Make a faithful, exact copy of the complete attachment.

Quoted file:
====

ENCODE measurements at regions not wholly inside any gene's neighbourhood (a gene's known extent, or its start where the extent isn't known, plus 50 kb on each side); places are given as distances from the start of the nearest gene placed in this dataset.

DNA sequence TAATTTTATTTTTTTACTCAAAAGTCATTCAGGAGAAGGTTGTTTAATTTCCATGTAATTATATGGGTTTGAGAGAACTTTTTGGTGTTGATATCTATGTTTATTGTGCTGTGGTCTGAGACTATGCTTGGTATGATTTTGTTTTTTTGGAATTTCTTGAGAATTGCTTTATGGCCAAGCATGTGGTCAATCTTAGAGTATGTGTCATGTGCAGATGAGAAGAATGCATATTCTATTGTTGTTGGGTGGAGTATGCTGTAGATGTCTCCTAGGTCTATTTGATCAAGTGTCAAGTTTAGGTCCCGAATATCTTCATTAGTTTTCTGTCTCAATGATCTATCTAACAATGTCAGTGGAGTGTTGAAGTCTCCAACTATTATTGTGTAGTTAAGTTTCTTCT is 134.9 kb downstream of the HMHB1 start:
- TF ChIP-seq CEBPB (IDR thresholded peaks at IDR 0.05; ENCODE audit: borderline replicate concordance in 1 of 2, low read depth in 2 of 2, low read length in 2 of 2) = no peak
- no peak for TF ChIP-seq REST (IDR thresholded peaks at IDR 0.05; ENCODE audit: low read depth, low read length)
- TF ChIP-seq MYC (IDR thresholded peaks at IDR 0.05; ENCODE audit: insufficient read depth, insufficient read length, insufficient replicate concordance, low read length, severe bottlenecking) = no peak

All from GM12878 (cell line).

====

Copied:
ENCODE measurements at regions not wholly inside any gene's neighbourhood (a gene's known extent, or its start where the extent isn't known, plus 50 kb on each side); places are given as distances from the start of the nearest gene placed in this dataset.

DNA sequence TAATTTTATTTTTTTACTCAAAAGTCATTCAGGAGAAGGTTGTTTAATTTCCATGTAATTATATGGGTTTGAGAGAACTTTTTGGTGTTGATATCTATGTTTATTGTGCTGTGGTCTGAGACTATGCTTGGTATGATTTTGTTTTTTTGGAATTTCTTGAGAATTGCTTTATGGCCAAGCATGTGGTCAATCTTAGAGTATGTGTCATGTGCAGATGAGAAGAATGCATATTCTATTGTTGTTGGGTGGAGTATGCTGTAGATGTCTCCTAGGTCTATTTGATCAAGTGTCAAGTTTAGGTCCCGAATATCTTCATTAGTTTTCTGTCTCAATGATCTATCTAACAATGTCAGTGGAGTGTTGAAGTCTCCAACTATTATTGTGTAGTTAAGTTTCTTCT is 134.9 kb downstream of the HMHB1 start:
- TF ChIP-seq CEBPB (IDR thresholded peaks at IDR 0.05; ENCODE audit: borderline replicate concordance in 1 of 2, low read depth in 2 of 2, low read length in 2 of 2) = no peak
- no peak for TF ChIP-seq REST (IDR thresholded peaks at IDR 0.05; ENCODE audit: low read depth, low read length)
- TF ChIP-seq MYC (IDR thresholded peaks at IDR 0.05; ENCODE audit: insufficient read depth, insufficient read length, insufficient replicate concordance, low read length, severe bottlenecking) = no peak

All from GM12878 (cell line).